When he suddenly dies and is buried, the late Bertrand Morane (Charles Denner), an aeronautical engineer from Montpelier, receives funeral visitation from hundreds of women. Little wonder: in life, Morane simply couldn't keep his mind off of women -- one glance at a well-turned ankle and he was lost. Astonishingly, women felt the same way about him. Though more than one paramour held it against Bertrand when his eyes wandered, he never considered his promiscuousness a shortcoming -- which led him into amorous relationships with such colorful characters as a married sociopath (with a taste for lovemaking in risky places), a shapely blonde babysitter, an introspective book editor, and dozens of others. Ironically, Morane's success with women hardly represented a gift, for a deep, abiding loneliness lingered within him, resulting from his utter inability to love one woman. Bertrand (who eventually decided to write and publish his autobiography, "The Man Who Loved Women," as a form of self-analysis), could never quite pinpoint the source of his lack of romantic faithfulness, until a fateful and utterly unexpected chance encounter with someone from his past. Read by many as a thinly disguised film à clef for writer/director François Truffaut, The Man Who Loved Women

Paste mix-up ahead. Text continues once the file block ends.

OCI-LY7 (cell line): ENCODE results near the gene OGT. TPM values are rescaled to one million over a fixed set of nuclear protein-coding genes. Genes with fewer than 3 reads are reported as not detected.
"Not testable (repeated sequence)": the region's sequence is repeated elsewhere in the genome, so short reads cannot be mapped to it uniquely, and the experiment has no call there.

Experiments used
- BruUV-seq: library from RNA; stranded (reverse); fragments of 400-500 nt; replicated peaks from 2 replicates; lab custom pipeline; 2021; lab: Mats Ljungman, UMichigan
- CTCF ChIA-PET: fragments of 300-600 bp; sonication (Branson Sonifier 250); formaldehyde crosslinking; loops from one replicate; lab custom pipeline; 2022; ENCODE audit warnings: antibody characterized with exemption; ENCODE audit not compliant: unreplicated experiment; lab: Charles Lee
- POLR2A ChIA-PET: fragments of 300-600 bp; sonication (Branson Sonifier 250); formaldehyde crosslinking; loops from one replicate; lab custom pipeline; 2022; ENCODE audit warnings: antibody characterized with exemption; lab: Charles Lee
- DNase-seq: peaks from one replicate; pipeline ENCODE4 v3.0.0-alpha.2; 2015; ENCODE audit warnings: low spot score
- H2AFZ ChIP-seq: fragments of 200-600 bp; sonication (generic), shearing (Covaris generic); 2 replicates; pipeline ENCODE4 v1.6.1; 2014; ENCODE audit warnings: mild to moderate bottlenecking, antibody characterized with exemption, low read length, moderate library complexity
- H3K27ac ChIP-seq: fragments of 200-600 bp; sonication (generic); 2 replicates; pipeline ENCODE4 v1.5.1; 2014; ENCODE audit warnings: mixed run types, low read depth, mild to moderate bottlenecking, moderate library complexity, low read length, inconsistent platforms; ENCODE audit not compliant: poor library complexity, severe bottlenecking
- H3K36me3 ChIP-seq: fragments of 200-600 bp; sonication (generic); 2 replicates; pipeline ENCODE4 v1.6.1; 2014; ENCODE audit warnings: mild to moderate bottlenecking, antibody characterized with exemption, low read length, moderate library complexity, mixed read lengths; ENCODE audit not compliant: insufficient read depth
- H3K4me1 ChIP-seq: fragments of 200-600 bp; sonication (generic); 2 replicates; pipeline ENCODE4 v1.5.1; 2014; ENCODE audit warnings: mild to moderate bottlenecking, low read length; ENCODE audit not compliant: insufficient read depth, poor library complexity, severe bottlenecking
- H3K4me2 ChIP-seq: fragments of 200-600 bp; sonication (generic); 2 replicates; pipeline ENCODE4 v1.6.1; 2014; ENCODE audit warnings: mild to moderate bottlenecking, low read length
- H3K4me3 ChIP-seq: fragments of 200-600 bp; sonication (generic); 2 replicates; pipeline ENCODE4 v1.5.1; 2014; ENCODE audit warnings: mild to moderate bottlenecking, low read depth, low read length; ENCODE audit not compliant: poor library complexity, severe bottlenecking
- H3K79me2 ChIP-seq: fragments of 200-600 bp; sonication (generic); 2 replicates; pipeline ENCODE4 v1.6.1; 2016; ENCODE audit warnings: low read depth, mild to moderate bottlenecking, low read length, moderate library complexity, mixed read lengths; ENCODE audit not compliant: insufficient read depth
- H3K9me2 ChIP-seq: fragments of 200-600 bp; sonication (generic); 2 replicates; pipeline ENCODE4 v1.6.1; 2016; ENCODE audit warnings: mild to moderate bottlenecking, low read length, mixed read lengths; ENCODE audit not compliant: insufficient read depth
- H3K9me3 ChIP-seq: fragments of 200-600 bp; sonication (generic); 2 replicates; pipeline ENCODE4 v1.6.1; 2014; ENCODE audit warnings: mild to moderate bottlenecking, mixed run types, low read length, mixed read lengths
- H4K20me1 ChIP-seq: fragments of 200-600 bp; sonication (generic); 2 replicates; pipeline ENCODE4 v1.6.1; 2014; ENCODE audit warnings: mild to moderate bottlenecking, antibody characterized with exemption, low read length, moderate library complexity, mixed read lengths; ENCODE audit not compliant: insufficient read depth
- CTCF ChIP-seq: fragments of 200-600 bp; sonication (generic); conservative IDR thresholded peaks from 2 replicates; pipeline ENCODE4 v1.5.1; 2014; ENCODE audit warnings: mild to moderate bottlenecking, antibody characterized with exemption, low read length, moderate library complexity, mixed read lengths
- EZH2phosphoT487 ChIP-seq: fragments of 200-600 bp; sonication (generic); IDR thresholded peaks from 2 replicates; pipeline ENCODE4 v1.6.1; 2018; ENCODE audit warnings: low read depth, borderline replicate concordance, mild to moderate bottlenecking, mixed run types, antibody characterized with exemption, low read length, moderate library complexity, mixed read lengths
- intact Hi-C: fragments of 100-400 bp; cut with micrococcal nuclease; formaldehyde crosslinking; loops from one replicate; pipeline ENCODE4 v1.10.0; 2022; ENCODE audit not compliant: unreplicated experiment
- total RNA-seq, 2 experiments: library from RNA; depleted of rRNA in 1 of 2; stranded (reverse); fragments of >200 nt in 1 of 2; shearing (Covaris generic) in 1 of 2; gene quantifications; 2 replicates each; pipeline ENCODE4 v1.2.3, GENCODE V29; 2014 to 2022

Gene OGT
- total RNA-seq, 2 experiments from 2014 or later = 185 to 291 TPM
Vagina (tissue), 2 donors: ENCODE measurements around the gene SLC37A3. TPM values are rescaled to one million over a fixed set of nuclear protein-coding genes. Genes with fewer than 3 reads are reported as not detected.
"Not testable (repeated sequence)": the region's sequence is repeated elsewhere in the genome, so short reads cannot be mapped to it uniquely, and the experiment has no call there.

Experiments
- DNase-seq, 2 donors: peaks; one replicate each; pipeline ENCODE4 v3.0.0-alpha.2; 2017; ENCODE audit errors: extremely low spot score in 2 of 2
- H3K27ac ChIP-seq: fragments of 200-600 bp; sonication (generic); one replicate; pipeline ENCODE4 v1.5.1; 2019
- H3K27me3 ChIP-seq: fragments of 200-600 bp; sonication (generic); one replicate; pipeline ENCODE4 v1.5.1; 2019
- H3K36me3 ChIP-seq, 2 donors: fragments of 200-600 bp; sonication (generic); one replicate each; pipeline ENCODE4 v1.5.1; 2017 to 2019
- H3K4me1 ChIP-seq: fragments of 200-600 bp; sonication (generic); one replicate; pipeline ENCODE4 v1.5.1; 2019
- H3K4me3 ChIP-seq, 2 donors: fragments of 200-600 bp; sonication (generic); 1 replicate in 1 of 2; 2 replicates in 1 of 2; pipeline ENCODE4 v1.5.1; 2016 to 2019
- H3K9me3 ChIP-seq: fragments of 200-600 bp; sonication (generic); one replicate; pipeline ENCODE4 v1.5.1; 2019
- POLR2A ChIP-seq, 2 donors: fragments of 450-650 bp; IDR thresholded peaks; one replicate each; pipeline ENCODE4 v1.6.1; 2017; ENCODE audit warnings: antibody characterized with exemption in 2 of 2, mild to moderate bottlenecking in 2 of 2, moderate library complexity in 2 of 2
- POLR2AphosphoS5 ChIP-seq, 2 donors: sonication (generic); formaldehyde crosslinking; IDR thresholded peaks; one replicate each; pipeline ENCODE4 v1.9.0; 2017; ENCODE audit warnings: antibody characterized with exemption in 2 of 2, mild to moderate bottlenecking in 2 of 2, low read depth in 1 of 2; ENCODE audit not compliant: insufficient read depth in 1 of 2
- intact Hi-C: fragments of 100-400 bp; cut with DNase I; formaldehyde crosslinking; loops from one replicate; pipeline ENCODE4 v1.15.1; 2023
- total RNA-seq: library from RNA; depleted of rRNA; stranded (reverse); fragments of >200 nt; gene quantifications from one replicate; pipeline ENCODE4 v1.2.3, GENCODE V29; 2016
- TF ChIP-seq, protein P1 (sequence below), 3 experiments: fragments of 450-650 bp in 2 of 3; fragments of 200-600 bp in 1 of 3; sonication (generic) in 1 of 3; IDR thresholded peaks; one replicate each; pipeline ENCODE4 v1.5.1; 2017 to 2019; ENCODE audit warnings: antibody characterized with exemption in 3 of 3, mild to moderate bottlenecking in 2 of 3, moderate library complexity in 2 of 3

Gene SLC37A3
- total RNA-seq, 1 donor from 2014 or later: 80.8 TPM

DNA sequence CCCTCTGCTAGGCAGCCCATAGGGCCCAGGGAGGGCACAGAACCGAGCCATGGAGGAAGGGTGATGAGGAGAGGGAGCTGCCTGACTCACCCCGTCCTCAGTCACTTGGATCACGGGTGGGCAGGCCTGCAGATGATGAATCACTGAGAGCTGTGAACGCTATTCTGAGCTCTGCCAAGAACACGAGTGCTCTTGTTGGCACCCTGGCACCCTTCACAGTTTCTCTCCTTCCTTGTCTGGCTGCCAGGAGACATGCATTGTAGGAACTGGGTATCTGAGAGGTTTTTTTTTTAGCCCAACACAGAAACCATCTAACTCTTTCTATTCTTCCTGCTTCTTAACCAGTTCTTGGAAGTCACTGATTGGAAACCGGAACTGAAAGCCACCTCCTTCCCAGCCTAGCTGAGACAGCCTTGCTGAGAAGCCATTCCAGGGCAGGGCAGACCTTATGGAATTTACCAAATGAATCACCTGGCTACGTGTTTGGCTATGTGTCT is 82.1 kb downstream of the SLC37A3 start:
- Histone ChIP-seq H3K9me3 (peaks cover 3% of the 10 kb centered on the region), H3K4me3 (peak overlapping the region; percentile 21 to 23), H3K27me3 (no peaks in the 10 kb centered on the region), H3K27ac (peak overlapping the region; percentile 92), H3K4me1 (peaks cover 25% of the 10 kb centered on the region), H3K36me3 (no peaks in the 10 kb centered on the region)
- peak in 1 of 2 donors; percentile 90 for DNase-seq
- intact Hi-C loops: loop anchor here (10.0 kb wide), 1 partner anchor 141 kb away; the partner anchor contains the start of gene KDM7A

mixes sharp, witty comedy with scenes of gentle poignancy; Truffaut uses the tale to make some deep and tremendously profound comments about love, sex, fidelity, and the underlying differences between men and women. The picture was thinly remade in 1983 by Blake Edwards, with Burt Reynolds as the irresistible hero and Julie Andrews
as his therapist.